Project Managers’ RACIsm Problem



By Timothy Grayson


Ottawa, Canada

Project managers are RACIst. Stereotypically applying RACI where it’s inappropriate should be recognized, reported, and restricted. If not only for the sake of your career progress, do yourself a favour and learn the limits of the model.

RACI (Responsible, Accountable, Consulted, Informed) is a good tool. Maybe too good. Like every good tool, it gets overused. After all, value in some places must mean value everywhere, right?

Does it though? RACI is a circumstantial model. Change the circumstance and the value changes. Besides, models are like metaphors: useful to a point, then—pushed too far, not so much. Models always break down, becoming harmful.

In many quarters where, by training and use, RACI is as comfortable as a college hoodie, the model gets applied irrespective of circumstance. I have observed R-A-C-I leaned on even to make ultra-fine grain distinctions to executives. The people doing so, having realized the value of RACI in their day-to-day, suddenly encounter its corresponding liability.

Aware of it or (often) not, project managers hoping to ascend to senior ranks are negatively affected by these situations. For development, everyone who learns about, uses, and abides by RACI charts should also be trained not only in the application but the appropriate usage environment. Let me expand.

Learning the Limits

For the sake of discussion, let’s assume the RACI is an organizational law—a fact, if you will, that reflects a certain bounded reality. The operative word is bounded.

“Bounded” points to how and why the model’s artificiality breaks down. By identifying roles and assigning to them specific actions, rights, and—dare I say it—responsibilities, the RACI model reflects the narrow environment of a project or other restricted operational milieu. Within the conditions of a self-contained group (team) with readily and clearly delineated parameters of responsibility and accountability, the model holds.

One can say, “You have to do this… but won’t pay the price of it not being done.” (Responsible) Or, alternatively, “You may not actually do it, but make sure it’s done.” (Accountable) The buck stops somewhere, and within a self-contained—bounded—environment, it’s easy to identify where.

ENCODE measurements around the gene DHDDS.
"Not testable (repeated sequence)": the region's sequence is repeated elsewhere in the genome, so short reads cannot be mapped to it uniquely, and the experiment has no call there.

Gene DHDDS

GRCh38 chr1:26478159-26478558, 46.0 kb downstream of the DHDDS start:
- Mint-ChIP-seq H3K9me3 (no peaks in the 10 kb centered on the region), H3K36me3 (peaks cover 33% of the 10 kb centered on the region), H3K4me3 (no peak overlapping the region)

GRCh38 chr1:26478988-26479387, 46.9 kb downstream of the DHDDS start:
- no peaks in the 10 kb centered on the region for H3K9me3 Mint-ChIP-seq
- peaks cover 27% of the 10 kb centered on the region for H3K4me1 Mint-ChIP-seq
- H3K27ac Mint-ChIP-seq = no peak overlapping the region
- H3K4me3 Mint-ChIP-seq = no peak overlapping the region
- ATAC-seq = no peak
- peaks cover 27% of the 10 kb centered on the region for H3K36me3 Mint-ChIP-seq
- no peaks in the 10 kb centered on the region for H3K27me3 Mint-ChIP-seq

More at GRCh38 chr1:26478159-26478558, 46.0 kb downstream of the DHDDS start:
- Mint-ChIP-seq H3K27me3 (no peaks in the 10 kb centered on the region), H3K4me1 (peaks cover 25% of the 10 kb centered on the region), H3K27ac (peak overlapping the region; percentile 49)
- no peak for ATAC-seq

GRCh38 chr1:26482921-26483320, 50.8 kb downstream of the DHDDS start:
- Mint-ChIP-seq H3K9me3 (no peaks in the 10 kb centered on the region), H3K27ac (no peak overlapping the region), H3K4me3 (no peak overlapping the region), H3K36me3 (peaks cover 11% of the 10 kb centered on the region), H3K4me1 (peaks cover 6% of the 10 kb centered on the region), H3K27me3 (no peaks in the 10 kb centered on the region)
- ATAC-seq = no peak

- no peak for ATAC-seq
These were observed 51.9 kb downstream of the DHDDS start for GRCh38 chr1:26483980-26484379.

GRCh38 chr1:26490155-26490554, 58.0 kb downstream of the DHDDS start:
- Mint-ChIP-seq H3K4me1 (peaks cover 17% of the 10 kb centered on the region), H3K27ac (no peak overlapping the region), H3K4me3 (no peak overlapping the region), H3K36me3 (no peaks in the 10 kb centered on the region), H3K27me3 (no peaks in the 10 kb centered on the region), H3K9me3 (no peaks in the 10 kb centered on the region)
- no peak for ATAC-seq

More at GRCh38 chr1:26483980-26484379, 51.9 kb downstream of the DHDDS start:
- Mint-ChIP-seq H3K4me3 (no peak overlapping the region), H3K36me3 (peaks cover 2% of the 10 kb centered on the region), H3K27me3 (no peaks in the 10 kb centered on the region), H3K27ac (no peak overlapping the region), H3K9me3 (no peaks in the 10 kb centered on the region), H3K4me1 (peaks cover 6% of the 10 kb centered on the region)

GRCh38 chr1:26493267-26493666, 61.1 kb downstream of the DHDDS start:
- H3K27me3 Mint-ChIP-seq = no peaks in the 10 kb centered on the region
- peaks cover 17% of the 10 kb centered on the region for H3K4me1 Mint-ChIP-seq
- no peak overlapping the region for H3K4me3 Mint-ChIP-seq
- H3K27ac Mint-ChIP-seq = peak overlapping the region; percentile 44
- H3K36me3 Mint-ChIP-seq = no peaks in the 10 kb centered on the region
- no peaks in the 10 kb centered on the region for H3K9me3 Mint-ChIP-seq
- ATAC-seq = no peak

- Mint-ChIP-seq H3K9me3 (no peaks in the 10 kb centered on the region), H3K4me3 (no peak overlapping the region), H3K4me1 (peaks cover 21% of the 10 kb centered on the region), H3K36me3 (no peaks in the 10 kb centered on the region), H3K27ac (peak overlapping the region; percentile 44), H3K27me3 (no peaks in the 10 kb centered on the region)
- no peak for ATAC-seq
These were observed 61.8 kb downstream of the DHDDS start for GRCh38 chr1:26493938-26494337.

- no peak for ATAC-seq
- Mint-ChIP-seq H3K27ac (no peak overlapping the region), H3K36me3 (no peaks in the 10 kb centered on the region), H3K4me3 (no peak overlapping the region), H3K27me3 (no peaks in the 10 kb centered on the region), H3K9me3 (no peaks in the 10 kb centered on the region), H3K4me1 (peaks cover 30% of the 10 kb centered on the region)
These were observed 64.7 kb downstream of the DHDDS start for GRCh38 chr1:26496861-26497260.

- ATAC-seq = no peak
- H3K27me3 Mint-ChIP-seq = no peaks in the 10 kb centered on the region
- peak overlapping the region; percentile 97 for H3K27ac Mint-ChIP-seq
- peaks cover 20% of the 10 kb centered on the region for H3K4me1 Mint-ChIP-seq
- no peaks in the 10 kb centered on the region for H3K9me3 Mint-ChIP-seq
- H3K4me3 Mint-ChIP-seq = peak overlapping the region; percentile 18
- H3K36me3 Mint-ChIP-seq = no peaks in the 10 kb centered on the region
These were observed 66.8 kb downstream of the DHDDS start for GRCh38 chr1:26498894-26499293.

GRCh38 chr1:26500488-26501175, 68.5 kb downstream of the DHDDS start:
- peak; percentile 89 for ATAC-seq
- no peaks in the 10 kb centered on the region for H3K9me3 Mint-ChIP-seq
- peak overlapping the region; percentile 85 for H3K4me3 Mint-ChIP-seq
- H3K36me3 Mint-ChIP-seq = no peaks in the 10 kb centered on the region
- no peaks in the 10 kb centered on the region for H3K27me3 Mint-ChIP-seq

When the glass walls are cracked, reality is unbounded and the logic of its RACI laws changes with the scale. Even in an open, broader environment, responsibilities remain fairly easy to parse. Responsibility, as practical action, ends at the point of somebody doing something. It’s harder with accountability because, as Bob Dylan knew, everybody serves somebody. Accountability is a state that, through the magic of hierarchy, is ever-expanding like the universe. While responsibility sinks to a resting place; accountability floats to its terminal limit.


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How to cite this article: Grayson, T. (2021). Project Managers’ RACIsm Problem; Commentary, PM World Journal, Vol. X, Issue IX, September. Available online at https://pmworldlibrary.net/wp-content/uploads/2021/09/pmwj109-Sep2021-Grayson-Project-Managers-RACIsm-Problem-commentary.pdf

About the Author

Timothy Grayson

Ottawa, Canada


Timothy Grayson is a (digital) transformation consultant and writer who lives near Ottawa, Canada. He has been innovating and transforming for 25-years in software, financial services, online travel, government services, and the postal system. He has digitally reinvented front and back-end operations covering small business and large commercial enterprises, the public sector, not-for-profit, and academia. Timothy’s particular expertise includes Digital reinvention; Transformative change management; Strategy and innovation; and Cloud, digital identity and cybersecurity.

Timothy is the driving force behind Institute X, an advisory serving private sector and government clients. These organizations recognize the complexity of the real digital transformation that’s affecting them and seek assistance. From Ottawa, Institute X serves clients around the world.  Contact Timothy at http://institute-x.org/ .